General Clinical Pharmacology Considerations for Pediatric Studies of Drugs, Including Biological ProductsDraft guidanceThis guidance assists sponsors of INDs and applicants of NDAs under section 505 of the FD&C Act, BLAs under section 351(a) of the PHS Act, and supplements to such applications who are planning to conduct clinical studies in pediatric populations. In addition, this guidance assists clinical investigators in the design and planning of, and Institutional Review Boards (IRBs) in the assessment of, clinical studies in pediatric populations.

Effectiveness, safety, or dose-finding studies in pediatric populations involve gathering clinical pharmacology information, such as information regarding a product’s pharmacokinetics and pharmacodynamics, to inform dose selection and individualization. This guidance addresses general clinical pharmacology considerations for conducting studies so that the dosing and safety information for drugs in pediatric populations can be sufficiently characterized, leading to well designed trials to evaluate effectiveness.

In general, this guidance focuses on the clinical pharmacology information (e.g., exposure response, pharmacokinetics, and pharmacodynamics) that supports findings of effectiveness and safety and helps identify appropriate doses in pediatric populations. This guidance also describes how quantitative approaches (i.e., pharmacometrics) can use disease and exposure-response knowledge from relevant prior clinical studies to help design and evaluate future pediatric studies.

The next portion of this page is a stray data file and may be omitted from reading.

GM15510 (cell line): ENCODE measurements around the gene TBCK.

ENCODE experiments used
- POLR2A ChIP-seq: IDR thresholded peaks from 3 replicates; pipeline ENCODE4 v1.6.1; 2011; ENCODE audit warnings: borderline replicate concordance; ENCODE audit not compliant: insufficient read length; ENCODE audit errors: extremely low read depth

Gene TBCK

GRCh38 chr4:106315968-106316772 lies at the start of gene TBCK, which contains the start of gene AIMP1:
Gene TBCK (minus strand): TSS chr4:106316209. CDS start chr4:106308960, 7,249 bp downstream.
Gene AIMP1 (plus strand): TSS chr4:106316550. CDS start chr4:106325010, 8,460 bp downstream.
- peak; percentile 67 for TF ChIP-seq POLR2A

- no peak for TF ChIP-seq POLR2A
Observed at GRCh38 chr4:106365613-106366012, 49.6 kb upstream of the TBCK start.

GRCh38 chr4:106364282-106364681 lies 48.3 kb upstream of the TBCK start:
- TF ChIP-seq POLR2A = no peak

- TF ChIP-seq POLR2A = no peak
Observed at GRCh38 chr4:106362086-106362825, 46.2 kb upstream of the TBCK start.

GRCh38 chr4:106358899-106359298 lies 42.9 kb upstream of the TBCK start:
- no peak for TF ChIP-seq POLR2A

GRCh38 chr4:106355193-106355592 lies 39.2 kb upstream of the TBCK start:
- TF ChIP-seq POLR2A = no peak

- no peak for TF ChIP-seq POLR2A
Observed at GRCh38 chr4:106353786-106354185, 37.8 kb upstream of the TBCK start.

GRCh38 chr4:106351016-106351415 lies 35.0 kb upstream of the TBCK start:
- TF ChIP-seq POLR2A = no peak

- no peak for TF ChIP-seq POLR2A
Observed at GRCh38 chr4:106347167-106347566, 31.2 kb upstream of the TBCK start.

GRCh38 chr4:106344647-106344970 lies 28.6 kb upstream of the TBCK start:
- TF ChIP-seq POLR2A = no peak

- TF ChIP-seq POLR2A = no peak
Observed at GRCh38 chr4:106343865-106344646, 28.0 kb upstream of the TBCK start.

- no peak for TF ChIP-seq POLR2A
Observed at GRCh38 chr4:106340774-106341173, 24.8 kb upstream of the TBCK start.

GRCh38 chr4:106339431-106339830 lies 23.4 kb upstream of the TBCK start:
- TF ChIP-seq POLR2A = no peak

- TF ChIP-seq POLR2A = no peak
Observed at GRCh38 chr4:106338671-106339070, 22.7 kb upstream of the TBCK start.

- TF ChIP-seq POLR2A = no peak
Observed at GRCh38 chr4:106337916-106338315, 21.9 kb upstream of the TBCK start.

This guidance does not describe: (1) the standards for the approval of drugs in the pediatric population; (2) the determination that the course of a disease is the same in adults and pediatric populations; or (3) the clinical pharmacology studies for the development of vaccine therapies, blood products, or other products not regulated by CDER.

You can view a snapshot of the guidance here and listen to a guidance recap podcast here.
E14 and S7B Clinical and Nonclinical Evaluation of QT/QTc Interval Prolongation and Proarrhythmic Potential–Questions and AnswersFinal guidanceThis question-and-answer (Q&A) document is intended to clarify key issues to facilitate implementing the ICH guidances for industry E14 Clinical Evaluation of the QT/QTc Interval Prolongation and Proarrhythmic Potential for Non-Antiarrhythmic Drugs (October 2005) and S7B Nonclinical Evaluation of the Potential for Delayed Ventricular Repolarization (QT Interval Prolongation) by Human Pharmaceuticals (October 2005).2 This guidance revises ICH E14 Q&As Q12 (5.1) and Q13 (6.1), and adds new ICH S7B Q&As Q17 (1.1) to Q30 (4.2). This guidance finalizes the draft guidance issued in September 2020.FDA
E11A Pediatric ExtrapolationDraft guidanceThe purpose of this guideline is to provide recommendations for, and promote international harmonization of, the use of pediatric extrapolation to support the development and authorization of pediatric medicines. Harmonization of the approaches to pediatric extrapolation should reduce the likelihood of substantial differences between regions. Importantly, harmonization should also reduce exposure of pediatric populations to unnecessary clinical trials and facilitate more timely access to pediatric medicines globally.FDA